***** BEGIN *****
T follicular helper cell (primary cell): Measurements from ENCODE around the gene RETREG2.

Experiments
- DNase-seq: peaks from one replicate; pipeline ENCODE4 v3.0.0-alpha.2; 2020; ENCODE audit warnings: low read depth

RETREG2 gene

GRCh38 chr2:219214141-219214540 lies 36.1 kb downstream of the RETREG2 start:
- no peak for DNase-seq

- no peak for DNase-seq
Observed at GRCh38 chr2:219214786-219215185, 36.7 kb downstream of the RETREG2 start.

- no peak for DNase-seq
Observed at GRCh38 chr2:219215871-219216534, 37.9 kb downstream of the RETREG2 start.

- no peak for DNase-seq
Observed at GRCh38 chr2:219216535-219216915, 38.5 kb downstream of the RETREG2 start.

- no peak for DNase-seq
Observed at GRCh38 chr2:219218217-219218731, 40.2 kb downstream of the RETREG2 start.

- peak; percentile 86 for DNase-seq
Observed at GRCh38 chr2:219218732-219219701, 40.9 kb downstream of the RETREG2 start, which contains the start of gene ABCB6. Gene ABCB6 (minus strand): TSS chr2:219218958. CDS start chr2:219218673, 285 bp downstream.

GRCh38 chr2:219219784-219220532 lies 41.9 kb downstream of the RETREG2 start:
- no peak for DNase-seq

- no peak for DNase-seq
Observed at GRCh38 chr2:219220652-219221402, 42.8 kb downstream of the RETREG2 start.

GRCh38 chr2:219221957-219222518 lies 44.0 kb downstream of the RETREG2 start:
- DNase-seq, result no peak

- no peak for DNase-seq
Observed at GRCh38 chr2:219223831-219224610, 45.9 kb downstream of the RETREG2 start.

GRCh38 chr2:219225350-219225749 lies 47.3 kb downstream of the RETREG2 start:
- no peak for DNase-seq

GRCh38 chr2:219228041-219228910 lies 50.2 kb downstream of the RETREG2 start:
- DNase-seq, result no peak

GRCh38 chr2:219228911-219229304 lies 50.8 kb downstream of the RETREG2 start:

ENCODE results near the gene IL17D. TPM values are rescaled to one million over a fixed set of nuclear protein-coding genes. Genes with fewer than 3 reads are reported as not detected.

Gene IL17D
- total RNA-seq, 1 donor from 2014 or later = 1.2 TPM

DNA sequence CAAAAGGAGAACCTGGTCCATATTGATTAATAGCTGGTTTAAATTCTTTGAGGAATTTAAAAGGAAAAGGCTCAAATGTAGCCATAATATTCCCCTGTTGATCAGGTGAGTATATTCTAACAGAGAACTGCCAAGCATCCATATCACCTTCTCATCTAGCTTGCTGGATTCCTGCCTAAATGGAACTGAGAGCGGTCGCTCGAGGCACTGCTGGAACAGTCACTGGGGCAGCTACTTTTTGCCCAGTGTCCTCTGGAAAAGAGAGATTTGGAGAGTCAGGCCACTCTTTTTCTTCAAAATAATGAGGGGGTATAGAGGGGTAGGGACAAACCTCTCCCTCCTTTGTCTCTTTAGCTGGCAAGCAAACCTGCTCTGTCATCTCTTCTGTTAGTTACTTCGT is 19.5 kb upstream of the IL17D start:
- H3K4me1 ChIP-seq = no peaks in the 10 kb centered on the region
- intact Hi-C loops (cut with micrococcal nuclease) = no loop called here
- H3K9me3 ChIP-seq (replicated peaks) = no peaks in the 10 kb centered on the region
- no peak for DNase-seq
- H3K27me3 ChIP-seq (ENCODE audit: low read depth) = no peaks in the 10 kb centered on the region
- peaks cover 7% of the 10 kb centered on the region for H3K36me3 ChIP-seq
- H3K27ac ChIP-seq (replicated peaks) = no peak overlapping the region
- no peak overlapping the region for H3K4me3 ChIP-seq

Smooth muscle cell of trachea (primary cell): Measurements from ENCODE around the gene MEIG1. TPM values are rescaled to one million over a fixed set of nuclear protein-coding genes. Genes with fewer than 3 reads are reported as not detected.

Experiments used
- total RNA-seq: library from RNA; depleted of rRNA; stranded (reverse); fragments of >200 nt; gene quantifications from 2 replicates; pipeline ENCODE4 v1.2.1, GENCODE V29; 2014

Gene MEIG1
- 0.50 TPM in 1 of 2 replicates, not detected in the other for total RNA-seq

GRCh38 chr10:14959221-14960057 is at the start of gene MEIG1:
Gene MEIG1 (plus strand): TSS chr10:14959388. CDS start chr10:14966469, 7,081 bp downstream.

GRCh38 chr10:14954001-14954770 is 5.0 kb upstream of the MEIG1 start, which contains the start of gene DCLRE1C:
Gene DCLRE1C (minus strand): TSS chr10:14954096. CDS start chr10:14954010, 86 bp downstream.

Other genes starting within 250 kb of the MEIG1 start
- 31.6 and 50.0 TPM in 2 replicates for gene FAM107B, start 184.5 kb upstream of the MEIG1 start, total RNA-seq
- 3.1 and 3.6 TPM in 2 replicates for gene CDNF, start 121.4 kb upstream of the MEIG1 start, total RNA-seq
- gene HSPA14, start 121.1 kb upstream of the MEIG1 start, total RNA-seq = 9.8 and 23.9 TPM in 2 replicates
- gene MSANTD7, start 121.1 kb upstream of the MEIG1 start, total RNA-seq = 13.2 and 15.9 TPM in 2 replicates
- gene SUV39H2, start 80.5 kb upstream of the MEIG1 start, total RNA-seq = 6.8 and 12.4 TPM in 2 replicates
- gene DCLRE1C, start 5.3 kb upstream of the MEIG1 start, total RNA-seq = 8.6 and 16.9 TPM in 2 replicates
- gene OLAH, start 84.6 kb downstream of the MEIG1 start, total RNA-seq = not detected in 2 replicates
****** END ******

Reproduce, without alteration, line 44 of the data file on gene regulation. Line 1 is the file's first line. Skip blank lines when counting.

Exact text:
- total RNA-seq: library from RNA; depleted of rRNA; stranded (reverse); fragments of >200 nt; gene quantifications from 2 replicates; pipeline ENCODE4 v1.2.1, GENCODE V29; 2014